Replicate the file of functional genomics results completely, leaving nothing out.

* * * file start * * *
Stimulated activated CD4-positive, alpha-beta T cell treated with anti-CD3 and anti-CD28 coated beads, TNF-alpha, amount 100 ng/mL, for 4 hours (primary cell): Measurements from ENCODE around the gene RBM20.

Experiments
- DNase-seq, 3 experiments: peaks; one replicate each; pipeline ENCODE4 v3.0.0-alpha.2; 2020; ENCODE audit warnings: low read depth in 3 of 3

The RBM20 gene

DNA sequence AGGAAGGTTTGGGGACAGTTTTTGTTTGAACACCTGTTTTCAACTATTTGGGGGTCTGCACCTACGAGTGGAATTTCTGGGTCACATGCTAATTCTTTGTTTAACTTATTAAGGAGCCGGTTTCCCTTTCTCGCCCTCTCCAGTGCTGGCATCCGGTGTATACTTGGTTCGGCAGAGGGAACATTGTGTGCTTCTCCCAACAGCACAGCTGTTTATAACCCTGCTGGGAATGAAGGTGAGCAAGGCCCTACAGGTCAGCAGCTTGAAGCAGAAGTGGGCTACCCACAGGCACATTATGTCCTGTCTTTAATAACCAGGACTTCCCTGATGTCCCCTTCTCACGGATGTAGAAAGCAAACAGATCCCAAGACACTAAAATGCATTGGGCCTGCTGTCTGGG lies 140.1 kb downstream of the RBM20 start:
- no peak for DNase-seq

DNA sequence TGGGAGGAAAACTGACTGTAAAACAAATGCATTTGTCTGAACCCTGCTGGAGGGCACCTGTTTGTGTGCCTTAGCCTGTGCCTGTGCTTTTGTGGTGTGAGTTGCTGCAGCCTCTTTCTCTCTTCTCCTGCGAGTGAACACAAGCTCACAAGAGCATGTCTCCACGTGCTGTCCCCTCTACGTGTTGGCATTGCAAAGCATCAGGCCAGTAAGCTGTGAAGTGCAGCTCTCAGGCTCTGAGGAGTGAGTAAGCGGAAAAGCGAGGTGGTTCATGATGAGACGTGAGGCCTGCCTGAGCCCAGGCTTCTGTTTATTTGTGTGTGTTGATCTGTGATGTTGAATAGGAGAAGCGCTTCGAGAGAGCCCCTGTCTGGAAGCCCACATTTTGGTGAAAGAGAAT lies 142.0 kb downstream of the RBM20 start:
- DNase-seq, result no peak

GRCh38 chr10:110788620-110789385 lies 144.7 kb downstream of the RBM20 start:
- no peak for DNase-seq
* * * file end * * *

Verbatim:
Stimulated activated CD4-positive, alpha-beta T cell treated with anti-CD3 and anti-CD28 coated beads, TNF-alpha, amount 100 ng/mL, for 4 hours (primary cell): Measurements from ENCODE around the gene RBM20.

Experiments
- DNase-seq, 3 experiments: peaks; one replicate each; pipeline ENCODE4 v3.0.0-alpha.2; 2020; ENCODE audit warnings: low read depth in 3 of 3

The RBM20 gene

DNA sequence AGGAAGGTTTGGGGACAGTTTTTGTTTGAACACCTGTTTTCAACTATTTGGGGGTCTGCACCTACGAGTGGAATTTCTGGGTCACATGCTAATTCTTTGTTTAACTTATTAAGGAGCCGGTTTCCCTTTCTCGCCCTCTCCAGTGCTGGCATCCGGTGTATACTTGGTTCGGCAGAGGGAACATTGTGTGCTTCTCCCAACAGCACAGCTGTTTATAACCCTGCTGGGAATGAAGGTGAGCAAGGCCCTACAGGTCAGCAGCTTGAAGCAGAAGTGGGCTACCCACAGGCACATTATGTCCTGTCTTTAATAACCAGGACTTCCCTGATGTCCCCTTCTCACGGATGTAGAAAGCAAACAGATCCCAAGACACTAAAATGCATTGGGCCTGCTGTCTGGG lies 140.1 kb downstream of the RBM20 start:
- no peak for DNase-seq

DNA sequence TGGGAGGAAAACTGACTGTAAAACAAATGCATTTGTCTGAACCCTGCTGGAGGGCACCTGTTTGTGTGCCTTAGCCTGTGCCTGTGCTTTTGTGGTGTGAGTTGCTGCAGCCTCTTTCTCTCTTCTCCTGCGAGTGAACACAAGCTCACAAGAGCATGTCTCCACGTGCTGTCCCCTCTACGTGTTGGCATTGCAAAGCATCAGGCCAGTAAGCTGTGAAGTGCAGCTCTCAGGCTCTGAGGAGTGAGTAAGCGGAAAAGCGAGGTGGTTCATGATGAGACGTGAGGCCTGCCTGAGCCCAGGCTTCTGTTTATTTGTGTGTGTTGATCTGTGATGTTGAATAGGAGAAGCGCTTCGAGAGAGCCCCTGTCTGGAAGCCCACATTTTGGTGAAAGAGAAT lies 142.0 kb downstream of the RBM20 start:
- DNase-seq, result no peak

GRCh38 chr10:110788620-110789385 lies 144.7 kb downstream of the RBM20 start:
- no peak for DNase-seq